Learners can work around the computer with learners at their own level to obtain and practice basic skills. They can work with the plethora of listening exercises provided by websites such as The Internet TESL Journal (see http://iteslj.org/links/ESL/Speaking/ and http://iteslj.org/links/ESL/Listening/), English Club (see https://www.englishclub.com/), or Dave’s ESL Café (http://www.eslcafe.com/), and Real English Conversations (see https://realenglishconversations.com/). To listen to the audio, students may have to download a helper program such as RealPlayer (n.v.) or QuickTime (n.v.), but these listening pages provide directions for how to do so, and some pages provide their own embedded player plugins. More advanced students can listen to news stories and read the text at the same time at the National Public Radio site (http://www.npr.org/) or practice with idioms, pronunciation, spoken grammar and more at TalkEnglish.com (https://www.talkenglish.com/) or many YouTube videos channels (with caption support), such as Rachel’s English (https://www.youtube.com/user/rachelsenglish).
These sites benefit students by providing content that enables them to interact with one another; in other words, the listening and speaking that students do around the computer when they talk about the listening and speaking exercises reinforces and provides practice for the concepts under study. To facilitate these activities, teachers may want to create additional handouts (external documents) that help students interact, understand, and apply what they learn. (For examples of how such external documents work, see Ryan’s, 2000, Recipes for Wired Teachers, in which many of the lessons use external documents.) External documents can also effectively enhance ESL freeware (cost-free software)—programs that can be downloaded from, for example, Teachers Pay Teachers (https://www.teacherspayteachers.com).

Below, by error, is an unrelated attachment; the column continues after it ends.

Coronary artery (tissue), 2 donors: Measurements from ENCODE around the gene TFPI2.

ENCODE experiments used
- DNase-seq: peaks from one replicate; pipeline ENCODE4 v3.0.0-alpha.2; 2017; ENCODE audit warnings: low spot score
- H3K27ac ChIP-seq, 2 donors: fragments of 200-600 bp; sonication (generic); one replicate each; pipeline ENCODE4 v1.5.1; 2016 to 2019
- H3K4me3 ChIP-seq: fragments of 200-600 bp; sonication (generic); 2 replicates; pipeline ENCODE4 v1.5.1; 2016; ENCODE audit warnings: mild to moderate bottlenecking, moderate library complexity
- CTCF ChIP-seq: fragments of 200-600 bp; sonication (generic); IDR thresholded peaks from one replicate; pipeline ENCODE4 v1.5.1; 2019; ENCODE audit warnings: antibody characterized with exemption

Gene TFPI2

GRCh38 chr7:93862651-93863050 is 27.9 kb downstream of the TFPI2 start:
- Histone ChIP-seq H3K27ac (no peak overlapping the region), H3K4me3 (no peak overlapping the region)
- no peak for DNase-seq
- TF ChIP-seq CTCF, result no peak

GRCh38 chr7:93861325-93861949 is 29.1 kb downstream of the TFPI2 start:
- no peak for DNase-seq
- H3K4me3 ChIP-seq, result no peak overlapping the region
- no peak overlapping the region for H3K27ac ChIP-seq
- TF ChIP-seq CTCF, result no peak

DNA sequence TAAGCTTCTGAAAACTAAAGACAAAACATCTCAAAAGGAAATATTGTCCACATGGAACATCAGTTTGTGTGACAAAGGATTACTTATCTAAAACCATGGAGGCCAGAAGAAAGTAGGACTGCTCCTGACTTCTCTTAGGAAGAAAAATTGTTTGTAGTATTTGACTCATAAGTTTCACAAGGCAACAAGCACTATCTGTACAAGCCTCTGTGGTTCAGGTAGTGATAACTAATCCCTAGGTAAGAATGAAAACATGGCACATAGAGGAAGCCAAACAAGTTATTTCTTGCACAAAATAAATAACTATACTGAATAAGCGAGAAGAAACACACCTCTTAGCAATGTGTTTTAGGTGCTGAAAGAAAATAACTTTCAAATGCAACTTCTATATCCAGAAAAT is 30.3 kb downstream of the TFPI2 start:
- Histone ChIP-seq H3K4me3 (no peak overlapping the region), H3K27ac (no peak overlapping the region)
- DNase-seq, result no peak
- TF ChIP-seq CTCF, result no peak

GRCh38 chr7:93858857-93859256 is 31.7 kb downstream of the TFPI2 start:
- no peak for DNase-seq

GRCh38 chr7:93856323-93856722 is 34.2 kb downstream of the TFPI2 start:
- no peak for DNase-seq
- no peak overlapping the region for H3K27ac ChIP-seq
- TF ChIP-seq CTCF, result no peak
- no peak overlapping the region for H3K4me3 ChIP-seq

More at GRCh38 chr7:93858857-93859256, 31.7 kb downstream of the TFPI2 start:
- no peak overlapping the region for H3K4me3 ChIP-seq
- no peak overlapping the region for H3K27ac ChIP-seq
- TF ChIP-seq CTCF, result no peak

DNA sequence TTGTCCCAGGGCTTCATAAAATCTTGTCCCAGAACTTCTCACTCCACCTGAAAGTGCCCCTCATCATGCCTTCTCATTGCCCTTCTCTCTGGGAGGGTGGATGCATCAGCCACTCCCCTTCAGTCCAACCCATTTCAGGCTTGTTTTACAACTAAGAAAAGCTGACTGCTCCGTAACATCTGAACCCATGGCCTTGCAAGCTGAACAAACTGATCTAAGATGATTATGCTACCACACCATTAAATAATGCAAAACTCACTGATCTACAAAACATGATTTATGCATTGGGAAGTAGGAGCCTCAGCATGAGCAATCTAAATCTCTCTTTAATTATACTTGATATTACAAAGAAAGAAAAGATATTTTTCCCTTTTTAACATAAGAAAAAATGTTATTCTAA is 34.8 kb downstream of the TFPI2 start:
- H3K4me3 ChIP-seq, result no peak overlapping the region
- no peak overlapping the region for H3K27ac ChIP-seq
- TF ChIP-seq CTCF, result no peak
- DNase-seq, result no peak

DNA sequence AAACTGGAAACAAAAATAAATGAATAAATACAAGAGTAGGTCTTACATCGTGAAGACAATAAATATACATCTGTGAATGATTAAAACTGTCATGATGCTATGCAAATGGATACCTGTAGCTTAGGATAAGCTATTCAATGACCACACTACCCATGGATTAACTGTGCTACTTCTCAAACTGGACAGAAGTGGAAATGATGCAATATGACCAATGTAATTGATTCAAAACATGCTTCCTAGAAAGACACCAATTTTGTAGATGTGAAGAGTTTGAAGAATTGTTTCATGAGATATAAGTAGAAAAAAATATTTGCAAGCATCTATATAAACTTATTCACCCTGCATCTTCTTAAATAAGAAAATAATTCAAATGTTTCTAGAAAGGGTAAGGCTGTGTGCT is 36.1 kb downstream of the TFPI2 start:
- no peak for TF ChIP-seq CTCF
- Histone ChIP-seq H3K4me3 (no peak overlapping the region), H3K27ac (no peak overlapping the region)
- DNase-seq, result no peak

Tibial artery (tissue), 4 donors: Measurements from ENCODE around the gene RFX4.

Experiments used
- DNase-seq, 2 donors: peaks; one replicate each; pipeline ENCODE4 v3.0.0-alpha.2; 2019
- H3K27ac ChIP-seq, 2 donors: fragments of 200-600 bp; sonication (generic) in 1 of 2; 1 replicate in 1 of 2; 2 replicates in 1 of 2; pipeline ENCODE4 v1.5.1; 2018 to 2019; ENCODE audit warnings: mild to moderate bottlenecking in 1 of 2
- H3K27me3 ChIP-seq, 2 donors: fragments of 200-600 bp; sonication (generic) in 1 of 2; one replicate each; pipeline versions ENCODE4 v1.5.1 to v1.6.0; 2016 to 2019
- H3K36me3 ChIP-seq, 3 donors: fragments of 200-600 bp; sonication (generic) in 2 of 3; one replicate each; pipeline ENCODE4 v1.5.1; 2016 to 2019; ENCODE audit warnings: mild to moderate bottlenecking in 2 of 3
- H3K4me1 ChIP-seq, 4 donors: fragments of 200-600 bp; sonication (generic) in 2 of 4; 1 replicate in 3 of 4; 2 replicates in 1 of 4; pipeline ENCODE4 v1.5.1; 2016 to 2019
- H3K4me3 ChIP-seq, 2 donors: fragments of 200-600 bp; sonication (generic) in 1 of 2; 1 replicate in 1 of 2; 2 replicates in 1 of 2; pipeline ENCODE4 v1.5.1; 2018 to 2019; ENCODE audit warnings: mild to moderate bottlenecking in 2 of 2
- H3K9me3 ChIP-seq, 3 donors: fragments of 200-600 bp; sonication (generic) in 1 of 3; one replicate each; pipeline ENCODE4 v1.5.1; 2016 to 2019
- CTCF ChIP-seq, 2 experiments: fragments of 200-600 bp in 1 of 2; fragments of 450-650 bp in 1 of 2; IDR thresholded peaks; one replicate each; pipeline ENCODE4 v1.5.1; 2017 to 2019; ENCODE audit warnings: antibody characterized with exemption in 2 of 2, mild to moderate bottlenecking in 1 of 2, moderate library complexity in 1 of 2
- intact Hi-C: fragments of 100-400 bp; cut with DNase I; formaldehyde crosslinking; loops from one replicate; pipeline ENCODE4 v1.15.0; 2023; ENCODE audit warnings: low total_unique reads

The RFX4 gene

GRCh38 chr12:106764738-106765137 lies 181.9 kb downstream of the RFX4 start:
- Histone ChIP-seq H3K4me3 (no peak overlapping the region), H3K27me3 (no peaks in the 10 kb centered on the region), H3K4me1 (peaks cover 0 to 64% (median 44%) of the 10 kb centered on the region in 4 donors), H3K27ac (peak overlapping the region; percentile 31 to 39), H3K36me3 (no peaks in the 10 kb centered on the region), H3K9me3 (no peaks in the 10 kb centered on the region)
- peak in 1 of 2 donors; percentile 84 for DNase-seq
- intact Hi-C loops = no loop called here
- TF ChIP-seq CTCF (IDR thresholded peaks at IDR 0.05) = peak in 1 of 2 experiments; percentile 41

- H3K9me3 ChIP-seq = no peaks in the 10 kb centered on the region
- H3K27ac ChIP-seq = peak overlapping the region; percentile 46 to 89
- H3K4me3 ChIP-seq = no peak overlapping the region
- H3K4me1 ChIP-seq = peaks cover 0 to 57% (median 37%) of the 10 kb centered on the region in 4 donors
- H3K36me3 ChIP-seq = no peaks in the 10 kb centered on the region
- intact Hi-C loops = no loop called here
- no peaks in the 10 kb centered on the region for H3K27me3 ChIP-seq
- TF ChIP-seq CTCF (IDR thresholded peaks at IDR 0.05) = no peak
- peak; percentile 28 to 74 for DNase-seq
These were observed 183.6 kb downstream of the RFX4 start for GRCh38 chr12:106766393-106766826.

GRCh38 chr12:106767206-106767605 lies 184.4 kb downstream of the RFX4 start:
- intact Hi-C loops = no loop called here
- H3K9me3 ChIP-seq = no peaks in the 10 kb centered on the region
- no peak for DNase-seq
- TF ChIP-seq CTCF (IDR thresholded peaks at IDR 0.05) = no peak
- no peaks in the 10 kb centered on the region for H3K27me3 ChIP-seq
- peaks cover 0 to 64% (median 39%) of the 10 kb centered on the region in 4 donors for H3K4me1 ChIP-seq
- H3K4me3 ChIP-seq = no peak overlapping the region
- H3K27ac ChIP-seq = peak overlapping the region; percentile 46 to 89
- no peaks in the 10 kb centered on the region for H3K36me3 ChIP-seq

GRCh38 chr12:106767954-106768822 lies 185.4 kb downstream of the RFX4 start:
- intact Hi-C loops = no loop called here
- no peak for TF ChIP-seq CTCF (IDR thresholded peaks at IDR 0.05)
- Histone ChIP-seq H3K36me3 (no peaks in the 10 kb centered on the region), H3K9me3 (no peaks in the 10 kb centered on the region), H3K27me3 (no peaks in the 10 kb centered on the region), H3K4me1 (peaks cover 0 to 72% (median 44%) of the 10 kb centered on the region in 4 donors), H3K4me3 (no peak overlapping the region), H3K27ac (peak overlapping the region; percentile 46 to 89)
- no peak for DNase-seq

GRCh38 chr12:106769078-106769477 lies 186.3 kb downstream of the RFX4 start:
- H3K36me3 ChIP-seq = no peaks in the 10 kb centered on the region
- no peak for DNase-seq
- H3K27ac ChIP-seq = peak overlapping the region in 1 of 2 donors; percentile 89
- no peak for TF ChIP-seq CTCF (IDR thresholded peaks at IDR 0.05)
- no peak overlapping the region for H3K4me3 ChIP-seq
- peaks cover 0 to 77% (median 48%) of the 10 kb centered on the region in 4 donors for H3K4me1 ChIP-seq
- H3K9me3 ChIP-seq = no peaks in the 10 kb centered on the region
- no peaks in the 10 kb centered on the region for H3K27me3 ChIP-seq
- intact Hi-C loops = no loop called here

Many content-based software programs written for ESL learners and native speakers have built-in interaction structures that require students to interact around the computer to complete a task. One example is Simon Says (available from http://iteslj.org/games/9997.html), which presents a low-level fun game to play in class. Social studies, math, and science programs from companies such as Scholastic (http://teacher.scholastic.com/products/tomsnyder.htm) provide roles and materials with their software products that support oral interaction for learners at all levels using discussion, decision making, and cooperative learning structures. Likewise, there are many computer games that can be played collaboratively. For example, using Minecraft (see https://minecraft.net/) in multiplayer mode can create a collaborative task for students to engage in negotiation of action (Zheng & Newgarden, 2012) around the computer. In fact, there are a host of computer games that can support listening and speaking around the computer (see https://www.fluentu.com/blog/english/english-video-game/ for a list of games).
Working around the computer allows learners to test their language and content hypotheses with peers, to learn pragmatic skills before taking them outside of the classroom, and to have some control over how and when they participate. In these ways, such activities provide opportunities for language learning.